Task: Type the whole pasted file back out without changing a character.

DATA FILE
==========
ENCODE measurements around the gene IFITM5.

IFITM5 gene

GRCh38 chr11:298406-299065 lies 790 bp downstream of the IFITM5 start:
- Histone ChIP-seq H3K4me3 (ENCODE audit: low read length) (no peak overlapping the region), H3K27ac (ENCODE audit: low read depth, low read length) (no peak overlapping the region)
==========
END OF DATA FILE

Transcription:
ENCODE measurements around the gene IFITM5.

IFITM5 gene

GRCh38 chr11:298406-299065 lies 790 bp downstream of the IFITM5 start:
- Histone ChIP-seq H3K4me3 (ENCODE audit: low read length) (no peak overlapping the region), H3K27ac (ENCODE audit: low read depth, low read length) (no peak overlapping the region)